America's pastime, Asia's future

Next year in November, Taiwan will host the qualifying rounds of the 2013 World Baseball Classic. The tournament marks yet another development in the growing phenomenon that is baseball in the Asia-Pacific. Asian countries have dominated the premier World Baseball competition since its commencement, with Japan winning in both 2006 and 2009. Daisuke Matsuzaka was named MVP for both tournaments.

Without a doubt, the most compelling aspect of the World Baseball Classics thus far has been the rivalry between the budding baseball powerhouses of Japan and South Korea. Not only is the rivalry grounded geopolitically, but it also gives us the opportunity to witness extremely talented baseball players who we otherwise wouldn't know about.

The popularity of baseball in Asia is growing, and much of that can be ascribed to the success of Ichiro Suzuki. The first Japanese position player to sign with an MLB team, Ichiro revolutionized the game of baseball in Asia.

In Ichiro's rookie year, 2001, he won the American League MVP as well as rookie of the year. Three years later, Ichiro set the MLB record for hits in a single season with 262. This year, Ichiro is on pace to break Pete Rose's record for most seasons with 200 or more hits. That would make it 11 consecutive seasons of 200+ hits for Ichiro, probably the most consistent player in Major League Baseball history and arguably the game's greatest hitter.

What the emergence of Ichiro in the American game signified was the true potential of baseball players from East Asian nations. That potential is on display not only in this current generation of Asian baseball players, but also in the upcoming generations.

Every year the Little League World Series is held in Pennsylvania, where teams from all over the world come together to compete. The 2010 champion was from Edogawa, Tokyo, Japan, also the hometown of Red Sox pitcher Daisuke Matsuzaka.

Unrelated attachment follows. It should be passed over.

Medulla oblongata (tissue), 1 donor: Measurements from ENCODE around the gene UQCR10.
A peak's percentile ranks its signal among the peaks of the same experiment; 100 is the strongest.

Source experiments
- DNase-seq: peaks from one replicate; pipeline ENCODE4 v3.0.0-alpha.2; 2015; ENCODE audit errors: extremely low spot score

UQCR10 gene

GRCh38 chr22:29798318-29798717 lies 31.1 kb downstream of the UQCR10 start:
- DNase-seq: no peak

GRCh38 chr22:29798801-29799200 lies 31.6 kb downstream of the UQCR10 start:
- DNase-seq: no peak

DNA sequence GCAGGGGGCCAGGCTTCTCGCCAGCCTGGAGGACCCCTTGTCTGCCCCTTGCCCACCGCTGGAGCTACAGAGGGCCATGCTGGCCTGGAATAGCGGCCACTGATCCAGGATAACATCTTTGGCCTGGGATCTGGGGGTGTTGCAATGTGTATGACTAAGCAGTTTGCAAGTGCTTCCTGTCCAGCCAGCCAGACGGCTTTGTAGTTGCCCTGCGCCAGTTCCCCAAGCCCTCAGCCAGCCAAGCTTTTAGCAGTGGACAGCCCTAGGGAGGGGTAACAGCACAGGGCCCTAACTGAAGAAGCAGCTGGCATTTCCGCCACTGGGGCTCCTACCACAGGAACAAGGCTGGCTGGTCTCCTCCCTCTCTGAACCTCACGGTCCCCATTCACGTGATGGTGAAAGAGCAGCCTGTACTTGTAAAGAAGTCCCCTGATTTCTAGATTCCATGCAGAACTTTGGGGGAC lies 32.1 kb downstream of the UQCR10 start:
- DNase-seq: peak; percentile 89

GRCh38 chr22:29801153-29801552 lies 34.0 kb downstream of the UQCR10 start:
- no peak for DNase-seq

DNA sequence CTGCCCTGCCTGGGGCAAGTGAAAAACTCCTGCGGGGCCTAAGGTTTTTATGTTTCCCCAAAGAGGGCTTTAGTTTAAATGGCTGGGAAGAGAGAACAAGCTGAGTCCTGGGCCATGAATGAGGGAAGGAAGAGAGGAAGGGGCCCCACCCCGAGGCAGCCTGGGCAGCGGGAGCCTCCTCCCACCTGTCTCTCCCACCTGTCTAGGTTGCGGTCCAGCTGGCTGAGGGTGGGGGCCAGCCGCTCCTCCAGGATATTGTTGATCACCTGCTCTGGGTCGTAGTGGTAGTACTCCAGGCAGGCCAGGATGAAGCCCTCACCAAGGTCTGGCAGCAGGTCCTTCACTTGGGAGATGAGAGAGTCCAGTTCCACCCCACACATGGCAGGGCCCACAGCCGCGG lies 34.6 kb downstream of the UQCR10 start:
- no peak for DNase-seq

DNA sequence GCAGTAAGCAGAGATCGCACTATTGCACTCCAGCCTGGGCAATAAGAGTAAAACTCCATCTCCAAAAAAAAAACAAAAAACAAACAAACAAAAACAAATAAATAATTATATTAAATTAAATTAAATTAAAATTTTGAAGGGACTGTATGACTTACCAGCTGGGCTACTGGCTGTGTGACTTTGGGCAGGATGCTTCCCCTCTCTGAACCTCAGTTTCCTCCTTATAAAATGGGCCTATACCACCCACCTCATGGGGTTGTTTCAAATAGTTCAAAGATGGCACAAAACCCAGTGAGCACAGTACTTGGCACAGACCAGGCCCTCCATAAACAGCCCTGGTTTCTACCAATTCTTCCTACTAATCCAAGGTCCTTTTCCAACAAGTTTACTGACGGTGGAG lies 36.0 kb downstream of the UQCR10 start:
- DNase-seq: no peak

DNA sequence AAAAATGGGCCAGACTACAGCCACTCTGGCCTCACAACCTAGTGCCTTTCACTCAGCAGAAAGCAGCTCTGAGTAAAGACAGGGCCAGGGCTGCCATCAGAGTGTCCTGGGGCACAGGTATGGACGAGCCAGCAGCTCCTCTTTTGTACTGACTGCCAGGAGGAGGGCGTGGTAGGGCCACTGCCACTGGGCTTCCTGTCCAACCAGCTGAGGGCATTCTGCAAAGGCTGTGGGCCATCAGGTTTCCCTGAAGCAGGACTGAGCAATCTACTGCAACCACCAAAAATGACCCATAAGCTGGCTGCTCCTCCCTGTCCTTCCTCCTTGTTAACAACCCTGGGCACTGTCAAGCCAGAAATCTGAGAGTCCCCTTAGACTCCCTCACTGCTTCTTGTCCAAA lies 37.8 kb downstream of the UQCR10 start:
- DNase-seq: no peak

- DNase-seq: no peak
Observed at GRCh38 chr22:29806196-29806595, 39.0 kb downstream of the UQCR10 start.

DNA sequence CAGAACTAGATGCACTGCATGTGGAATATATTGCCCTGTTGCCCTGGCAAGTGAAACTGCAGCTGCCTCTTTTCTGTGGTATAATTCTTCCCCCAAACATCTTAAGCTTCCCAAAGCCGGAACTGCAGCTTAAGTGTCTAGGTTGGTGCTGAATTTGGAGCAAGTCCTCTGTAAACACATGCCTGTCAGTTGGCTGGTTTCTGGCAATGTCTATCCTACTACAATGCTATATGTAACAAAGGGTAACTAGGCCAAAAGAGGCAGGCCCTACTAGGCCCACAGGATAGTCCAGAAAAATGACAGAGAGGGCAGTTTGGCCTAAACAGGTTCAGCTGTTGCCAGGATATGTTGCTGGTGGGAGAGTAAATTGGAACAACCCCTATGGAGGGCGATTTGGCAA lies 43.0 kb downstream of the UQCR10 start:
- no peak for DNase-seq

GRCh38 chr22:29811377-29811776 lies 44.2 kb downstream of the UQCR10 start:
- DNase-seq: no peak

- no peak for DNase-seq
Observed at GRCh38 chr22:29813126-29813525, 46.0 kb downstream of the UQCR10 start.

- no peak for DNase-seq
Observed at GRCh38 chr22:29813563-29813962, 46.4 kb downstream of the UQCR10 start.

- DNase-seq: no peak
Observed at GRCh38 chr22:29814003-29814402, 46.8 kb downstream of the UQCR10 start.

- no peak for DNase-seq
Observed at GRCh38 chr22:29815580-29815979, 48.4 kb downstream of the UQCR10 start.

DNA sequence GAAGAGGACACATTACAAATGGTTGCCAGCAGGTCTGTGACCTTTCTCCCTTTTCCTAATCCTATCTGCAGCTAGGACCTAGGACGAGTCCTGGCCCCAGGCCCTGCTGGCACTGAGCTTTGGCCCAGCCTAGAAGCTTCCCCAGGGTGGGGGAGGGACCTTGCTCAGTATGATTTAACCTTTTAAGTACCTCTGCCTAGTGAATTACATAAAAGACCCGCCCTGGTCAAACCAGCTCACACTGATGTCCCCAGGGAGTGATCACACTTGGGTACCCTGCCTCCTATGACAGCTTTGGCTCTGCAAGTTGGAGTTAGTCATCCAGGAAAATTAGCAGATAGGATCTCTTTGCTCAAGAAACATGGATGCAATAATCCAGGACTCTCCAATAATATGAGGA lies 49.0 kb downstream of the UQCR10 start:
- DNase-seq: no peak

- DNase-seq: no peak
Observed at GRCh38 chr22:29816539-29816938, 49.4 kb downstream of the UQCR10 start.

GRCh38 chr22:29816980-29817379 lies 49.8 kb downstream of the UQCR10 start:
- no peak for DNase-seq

The year prior, a team from Chinese Taipei made an improbable run to the finals only to come up short to a Little League team from Chula Vista. They were the first Taiwanese team to reach the championship in 13 years. Despite that dry spell, a team from Chinese Taipei has won the Little League World Series 17 times, second only behind the United States who have 32.

In the inaugural World Baseball Classic, Japan played South Korea and Ichiro spoke about the game. He said, "I want to beat South Korea so badly that the South Koreans won't want to play Japan for another 30 years." The game took place in Anaheim, an area with a massive Korean population. That didn't bode well for the Japanese right fielder that got booed at every opportunity. Korea came out victorious.

Three years later, South Korea had to travel to the Tokyo Dome for round one of the 2009 World Baseball Classic. In the first round, Japan mercy-ruled Korea at a score line of 14-2. Korea, who won the 2008 Olympic Gold medal in Baseball, bounced back with a subsequent 14-0 winover China. Japan's 14-2 victory was the first of five games between Japan and South Korea in the 2009 competition. The Asian rivals faced each other twice in the first round and twice in the second.

The four matchups manifested into an absolutely brilliant ten innings of baseball at Dodger Stadium. Both teams with pride for their countries on the line fueled not the least by Japan's annexation of Korea in the early twentieth century.

With two outs, bottom of the ninth, Japan up 3-2, Korea singled in a run to send the game into extra innings. The next inning, Ichiro came up to bat, hated by half of the stadium and worshipped by the other half, and with two strikes singled to drive in the go-ahead runs and cement Japan's second World Baseball Classic title.

According to the International Baseball Federation, Korea currently ranks third in the world ranking, behind the United States but above Japan, setting up another potential WBC finals rivalry; only if the two Asian powerhouses can, once again, claim America's past time as their own.